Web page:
“Do This in Remembrance of Me”: The Symbolism of the Bread and Wine
Posted by March 15, 2021on
When Jesus Christ gave us the symbols of the New Testament Passover, why did He specifically say to remember Him, and why is it important?
As we prepare for Passover, it is a good time to look at one of the key teachings that has to do specifically with Jesus Christ. And that is the bread and the wine we partake of at the Passover service. When Jesus introduced them, He didn’t say much beyond what they were and how we were to consume them, except He gave specific, simple instructions as to what they were for.
“And He took bread, gave thanks and broke it, and gave it to them, saying, ‘This is My body which is given for you; do this in remembrance of Me’” (Luke 22:19).
Now interestingly, “In remembrance of Me” only appears in Luke’s account in the Gospels, but we also see it in Paul’s first epistle to the Corinthians.
In historical order, 1 Corinthians is believed to have been written before Luke’s Gospel. Paul included that instruction based on Jesus Christ’s personal instructions to him (1 Corinthians 11:23).
Passover in 1 Corinthians
In the 1 Corinthians account, Paul had the difficult task of addressing those who were abusing the symbols of the Passover to the point that people were eating and drinking in excess at this observance. So he had to reestablish the true procedure as Christ had shown him. The Corinthians were in danger of losing the very thing Christ told them to do!
“For I received from the Lord that which I also delivered to you: that the Lord Jesus on the same night in which He was betrayed took bread; and when He had given thanks, He broke it and said, ‘Take, eat; this is My body which is broken for you; do this in remembrance of Me.’ In the same manner He also took the cup after supper, saying, “This cup is the new covenant in My blood. This do, as often as you drink it, in remembrance of Me’” (1 Corinthians 11:23-25).
Paul’s instructions were from Christ Himself and were to set forward the proper meaning and symbolism for this holy observance.
Passover with Christ
Passover is not a holy day but a festival with a holy service, one that has high significance for believers in Christ.
The importance of who He was and why He died is commemorated on this special annual occasion.
We take the bread and wine of the New Testament Passover as symbols of Christ being in us and of His covenant with His people. We do it annually to remind us of Him and what He did for us and the world.
Old Testament precursors of the symbols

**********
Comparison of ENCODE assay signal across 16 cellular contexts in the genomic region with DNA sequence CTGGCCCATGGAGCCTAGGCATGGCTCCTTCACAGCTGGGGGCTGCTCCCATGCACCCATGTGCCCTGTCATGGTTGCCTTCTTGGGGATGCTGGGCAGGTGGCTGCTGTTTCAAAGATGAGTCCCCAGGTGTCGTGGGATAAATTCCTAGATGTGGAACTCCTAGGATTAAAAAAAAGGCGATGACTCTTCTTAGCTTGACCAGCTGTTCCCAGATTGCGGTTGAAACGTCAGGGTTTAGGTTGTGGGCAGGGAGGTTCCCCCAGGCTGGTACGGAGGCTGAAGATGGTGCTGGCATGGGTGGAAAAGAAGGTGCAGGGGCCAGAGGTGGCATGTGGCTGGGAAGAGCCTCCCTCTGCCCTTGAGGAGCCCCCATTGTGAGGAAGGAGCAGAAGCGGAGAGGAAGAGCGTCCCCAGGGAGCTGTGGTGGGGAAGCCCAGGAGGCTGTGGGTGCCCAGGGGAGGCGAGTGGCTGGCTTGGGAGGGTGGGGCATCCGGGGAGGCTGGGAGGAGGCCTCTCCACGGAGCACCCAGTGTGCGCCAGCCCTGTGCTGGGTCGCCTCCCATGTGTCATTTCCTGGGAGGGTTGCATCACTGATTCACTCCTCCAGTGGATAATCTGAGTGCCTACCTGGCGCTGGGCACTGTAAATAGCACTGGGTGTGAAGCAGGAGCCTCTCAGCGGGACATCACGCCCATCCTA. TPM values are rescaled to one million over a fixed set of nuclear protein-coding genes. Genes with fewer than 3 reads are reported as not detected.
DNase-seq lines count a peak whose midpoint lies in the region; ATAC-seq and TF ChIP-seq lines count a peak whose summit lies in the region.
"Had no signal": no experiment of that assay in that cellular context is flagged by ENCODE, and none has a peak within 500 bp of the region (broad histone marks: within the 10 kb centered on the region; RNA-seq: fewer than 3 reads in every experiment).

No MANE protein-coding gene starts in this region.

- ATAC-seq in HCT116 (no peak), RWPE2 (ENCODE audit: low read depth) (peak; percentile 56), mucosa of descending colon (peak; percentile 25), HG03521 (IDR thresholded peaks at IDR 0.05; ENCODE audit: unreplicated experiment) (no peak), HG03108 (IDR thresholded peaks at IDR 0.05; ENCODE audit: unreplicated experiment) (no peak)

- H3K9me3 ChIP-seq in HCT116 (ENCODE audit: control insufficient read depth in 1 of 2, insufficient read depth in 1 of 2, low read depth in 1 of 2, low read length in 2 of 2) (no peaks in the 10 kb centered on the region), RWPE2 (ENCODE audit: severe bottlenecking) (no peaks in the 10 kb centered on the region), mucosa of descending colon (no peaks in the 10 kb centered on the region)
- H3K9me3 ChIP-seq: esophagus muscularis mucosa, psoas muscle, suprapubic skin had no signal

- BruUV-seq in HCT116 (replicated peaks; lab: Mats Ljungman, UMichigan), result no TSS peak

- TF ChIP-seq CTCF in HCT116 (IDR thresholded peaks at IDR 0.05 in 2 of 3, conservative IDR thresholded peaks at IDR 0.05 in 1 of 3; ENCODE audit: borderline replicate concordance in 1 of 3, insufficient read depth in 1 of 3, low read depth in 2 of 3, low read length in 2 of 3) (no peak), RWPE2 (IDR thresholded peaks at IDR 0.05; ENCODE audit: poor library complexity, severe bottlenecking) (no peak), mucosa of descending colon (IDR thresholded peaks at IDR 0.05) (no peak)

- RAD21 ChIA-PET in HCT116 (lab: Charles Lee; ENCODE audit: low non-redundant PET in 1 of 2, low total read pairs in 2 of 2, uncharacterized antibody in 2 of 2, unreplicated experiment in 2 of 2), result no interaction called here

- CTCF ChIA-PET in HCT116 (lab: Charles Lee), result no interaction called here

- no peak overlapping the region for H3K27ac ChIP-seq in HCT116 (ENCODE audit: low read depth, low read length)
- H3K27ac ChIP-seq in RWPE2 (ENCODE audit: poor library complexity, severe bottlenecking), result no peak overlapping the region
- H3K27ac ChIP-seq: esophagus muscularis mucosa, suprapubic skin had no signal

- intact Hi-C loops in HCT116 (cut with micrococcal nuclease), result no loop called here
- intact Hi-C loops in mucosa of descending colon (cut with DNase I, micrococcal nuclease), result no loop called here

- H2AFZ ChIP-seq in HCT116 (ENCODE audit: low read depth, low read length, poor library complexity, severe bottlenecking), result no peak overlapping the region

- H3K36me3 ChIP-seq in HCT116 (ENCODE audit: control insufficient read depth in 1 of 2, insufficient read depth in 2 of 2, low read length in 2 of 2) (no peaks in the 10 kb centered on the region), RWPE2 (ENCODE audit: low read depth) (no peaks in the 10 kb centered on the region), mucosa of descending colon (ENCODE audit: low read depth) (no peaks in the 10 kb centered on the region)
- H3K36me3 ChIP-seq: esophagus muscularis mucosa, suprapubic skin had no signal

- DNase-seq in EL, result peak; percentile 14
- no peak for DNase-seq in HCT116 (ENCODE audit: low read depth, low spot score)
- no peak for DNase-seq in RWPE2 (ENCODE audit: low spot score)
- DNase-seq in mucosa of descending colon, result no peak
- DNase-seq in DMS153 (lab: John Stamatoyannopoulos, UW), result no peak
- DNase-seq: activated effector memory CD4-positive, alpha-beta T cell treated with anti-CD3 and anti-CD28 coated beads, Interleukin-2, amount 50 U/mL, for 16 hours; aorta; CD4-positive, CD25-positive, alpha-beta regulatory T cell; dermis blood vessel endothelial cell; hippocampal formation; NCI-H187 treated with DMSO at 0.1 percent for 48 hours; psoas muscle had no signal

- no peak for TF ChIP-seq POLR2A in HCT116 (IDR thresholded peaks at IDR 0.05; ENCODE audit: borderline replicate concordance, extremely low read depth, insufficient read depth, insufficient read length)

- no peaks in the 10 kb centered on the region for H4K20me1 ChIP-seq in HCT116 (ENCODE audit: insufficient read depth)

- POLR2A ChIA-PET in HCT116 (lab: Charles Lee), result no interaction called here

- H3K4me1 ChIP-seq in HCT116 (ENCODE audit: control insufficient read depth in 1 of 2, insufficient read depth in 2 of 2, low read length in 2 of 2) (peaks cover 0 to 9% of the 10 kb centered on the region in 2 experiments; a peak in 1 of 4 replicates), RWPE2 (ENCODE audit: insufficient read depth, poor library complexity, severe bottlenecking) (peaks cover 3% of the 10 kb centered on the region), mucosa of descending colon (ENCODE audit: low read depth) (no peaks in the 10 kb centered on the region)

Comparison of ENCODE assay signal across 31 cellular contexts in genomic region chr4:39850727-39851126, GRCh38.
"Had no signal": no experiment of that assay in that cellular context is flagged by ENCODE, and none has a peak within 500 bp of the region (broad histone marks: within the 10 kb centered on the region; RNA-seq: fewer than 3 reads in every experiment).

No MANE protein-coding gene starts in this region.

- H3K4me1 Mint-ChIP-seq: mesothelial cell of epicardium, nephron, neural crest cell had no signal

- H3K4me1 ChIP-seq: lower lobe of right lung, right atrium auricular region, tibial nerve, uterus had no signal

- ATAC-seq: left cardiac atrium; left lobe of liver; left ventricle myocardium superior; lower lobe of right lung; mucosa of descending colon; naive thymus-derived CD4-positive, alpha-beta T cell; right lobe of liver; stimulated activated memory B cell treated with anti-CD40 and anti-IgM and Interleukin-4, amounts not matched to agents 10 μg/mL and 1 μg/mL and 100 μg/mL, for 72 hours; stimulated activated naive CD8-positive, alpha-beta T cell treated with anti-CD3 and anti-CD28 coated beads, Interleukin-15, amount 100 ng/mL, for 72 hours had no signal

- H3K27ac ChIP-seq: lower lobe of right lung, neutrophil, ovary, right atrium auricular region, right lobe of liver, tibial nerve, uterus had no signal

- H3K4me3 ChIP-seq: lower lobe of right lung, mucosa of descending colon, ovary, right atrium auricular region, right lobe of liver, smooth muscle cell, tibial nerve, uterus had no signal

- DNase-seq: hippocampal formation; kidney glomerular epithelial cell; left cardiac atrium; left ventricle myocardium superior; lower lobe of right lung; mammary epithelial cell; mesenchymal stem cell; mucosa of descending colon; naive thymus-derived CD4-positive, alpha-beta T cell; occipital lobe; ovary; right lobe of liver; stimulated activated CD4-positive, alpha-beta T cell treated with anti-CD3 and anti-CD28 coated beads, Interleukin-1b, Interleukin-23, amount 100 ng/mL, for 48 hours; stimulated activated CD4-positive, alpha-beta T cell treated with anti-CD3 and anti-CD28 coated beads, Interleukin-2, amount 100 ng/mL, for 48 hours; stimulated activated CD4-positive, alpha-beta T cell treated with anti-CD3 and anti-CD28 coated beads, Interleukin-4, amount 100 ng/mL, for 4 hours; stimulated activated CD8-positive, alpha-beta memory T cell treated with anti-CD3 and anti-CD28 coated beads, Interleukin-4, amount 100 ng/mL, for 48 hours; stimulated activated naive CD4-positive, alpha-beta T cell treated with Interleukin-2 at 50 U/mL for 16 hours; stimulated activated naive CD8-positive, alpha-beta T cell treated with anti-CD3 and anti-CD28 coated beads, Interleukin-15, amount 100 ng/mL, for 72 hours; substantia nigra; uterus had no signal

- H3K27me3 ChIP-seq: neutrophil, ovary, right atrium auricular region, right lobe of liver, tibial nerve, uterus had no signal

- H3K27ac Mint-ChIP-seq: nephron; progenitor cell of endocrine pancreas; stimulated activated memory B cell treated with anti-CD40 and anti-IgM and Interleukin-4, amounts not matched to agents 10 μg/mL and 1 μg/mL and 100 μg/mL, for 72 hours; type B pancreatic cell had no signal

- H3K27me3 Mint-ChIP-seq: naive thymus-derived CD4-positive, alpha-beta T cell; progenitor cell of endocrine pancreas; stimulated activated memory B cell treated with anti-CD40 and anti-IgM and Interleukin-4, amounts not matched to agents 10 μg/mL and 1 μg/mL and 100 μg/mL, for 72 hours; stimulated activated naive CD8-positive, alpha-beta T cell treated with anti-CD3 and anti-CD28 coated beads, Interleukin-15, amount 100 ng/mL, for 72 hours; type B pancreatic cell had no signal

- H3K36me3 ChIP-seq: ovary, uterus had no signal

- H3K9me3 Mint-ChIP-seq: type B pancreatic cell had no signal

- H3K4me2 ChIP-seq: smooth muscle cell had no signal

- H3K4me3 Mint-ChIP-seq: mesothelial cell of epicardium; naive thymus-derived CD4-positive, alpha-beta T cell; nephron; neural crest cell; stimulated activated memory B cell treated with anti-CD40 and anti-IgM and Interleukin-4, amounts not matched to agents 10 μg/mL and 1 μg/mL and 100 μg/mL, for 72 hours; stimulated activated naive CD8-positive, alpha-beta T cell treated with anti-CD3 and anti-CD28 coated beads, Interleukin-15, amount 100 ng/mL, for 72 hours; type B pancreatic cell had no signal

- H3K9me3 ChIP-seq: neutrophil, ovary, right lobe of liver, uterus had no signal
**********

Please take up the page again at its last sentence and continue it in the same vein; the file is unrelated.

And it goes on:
Why did Jesus Christ use these symbols? Studying bread and wine in the Bible shows they had been used previously in different ways.
Bread and wine are mentioned as far back as Genesis 14, when Abraham and Melchizedek used them to celebrate Abraham’s victory over the kings.
The temple showbread was symbolic of the 12 tribes of Israel and was to be consumed by only the priests (Leviticus 24:5-9). Grain offerings to God were unleavened (Leviticus 2:4-5, 11).
Drink offerings were given in the Old Testament era as well. The first recorded giving of a drink offering was Genesis 35:14, when Jacob’s name was changed to Israel. Drink offerings were part of many other offerings (Exodus 29:40-41; Leviticus 23:13, 18, 37; etc.).
The nature of the symbols
Though the bread and the wine have deep symbolism, they were basic food items, readily available and eaten in society.
Jesus Christ used these basic and common things that were already present at the Passover meal when He proclaimed their new meaning.
Unlike the showbread, which represented the 12 tribes, the bread of the Passover service represented Jesus’ body.
In Christ’s symbolism the bread and wine became significant and holy and a special part of bringing Him into our lives. They are symbols of His living in us, His New Covenant with us and His sacrifice for us.
The proper reverence of the symbols
An additional set of instructions was also given to us by Paul, who showed us that the symbols must be taken with a proper care and focus in our minds. This is found in 1 Corinthians 11:27-29:
“So then, whoever eats the bread or drinks the cup of the Lord in an unworthy manner will be guilty of sinning against the body and blood of the Lord. Everyone ought to examine themselves before they eat of the bread and drink from the cup. For those who eat and drink without discerning the body of Christ eat and drink judgment on themselves” (New International Version).
These are very important instructions to remember because they show we must know what we are doing and why we are doing it.
While literally they may just be bread and wine, mere staples of food consumed in ordinary life, they carry an important symbolism on this specific occasion. Paul emphasizes that we are to remember Jesus Christ and to have the proper mind-set of what these symbols represent, or we will be judged for not doing so.
In the Passover service these symbols become representations of His body and His blood, with the symbolism that He is in us and we are in Him. They also remind us that He died for us and paid the penalty for our sins that we deserved. He did this out of love for us and all of mankind. Our minds and hearts must discern this in order to take the Passover in a worthy manner.
Until His return, this observance and its symbols should remind us of all He represents and the future we have in Him forever.